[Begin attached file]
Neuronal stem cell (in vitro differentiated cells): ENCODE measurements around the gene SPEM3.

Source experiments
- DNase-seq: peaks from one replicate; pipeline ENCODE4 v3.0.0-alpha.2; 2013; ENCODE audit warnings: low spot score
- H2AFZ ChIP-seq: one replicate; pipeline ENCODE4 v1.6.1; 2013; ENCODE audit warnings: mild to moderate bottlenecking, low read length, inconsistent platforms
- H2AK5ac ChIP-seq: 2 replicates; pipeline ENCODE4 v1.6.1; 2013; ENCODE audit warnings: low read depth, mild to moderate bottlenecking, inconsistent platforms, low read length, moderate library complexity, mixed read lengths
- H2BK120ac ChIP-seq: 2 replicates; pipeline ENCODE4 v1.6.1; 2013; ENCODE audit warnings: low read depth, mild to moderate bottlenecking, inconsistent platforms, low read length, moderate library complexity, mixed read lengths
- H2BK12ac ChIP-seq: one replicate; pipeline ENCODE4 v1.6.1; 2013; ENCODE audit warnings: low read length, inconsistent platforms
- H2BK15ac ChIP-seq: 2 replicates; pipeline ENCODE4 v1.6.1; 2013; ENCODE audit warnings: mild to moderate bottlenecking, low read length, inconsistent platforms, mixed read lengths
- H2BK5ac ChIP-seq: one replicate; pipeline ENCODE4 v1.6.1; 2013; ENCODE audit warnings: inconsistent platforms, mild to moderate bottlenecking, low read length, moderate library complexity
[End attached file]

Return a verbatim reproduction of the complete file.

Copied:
Neuronal stem cell (in vitro differentiated cells): ENCODE measurements around the gene SPEM3.

Source experiments
- DNase-seq: peaks from one replicate; pipeline ENCODE4 v3.0.0-alpha.2; 2013; ENCODE audit warnings: low spot score
- H2AFZ ChIP-seq: one replicate; pipeline ENCODE4 v1.6.1; 2013; ENCODE audit warnings: mild to moderate bottlenecking, low read length, inconsistent platforms
- H2AK5ac ChIP-seq: 2 replicates; pipeline ENCODE4 v1.6.1; 2013; ENCODE audit warnings: low read depth, mild to moderate bottlenecking, inconsistent platforms, low read length, moderate library complexity, mixed read lengths
- H2BK120ac ChIP-seq: 2 replicates; pipeline ENCODE4 v1.6.1; 2013; ENCODE audit warnings: low read depth, mild to moderate bottlenecking, inconsistent platforms, low read length, moderate library complexity, mixed read lengths
- H2BK12ac ChIP-seq: one replicate; pipeline ENCODE4 v1.6.1; 2013; ENCODE audit warnings: low read length, inconsistent platforms
- H2BK15ac ChIP-seq: 2 replicates; pipeline ENCODE4 v1.6.1; 2013; ENCODE audit warnings: mild to moderate bottlenecking, low read length, inconsistent platforms, mixed read lengths
- H2BK5ac ChIP-seq: one replicate; pipeline ENCODE4 v1.6.1; 2013; ENCODE audit warnings: inconsistent platforms, mild to moderate bottlenecking, low read length, moderate library complexity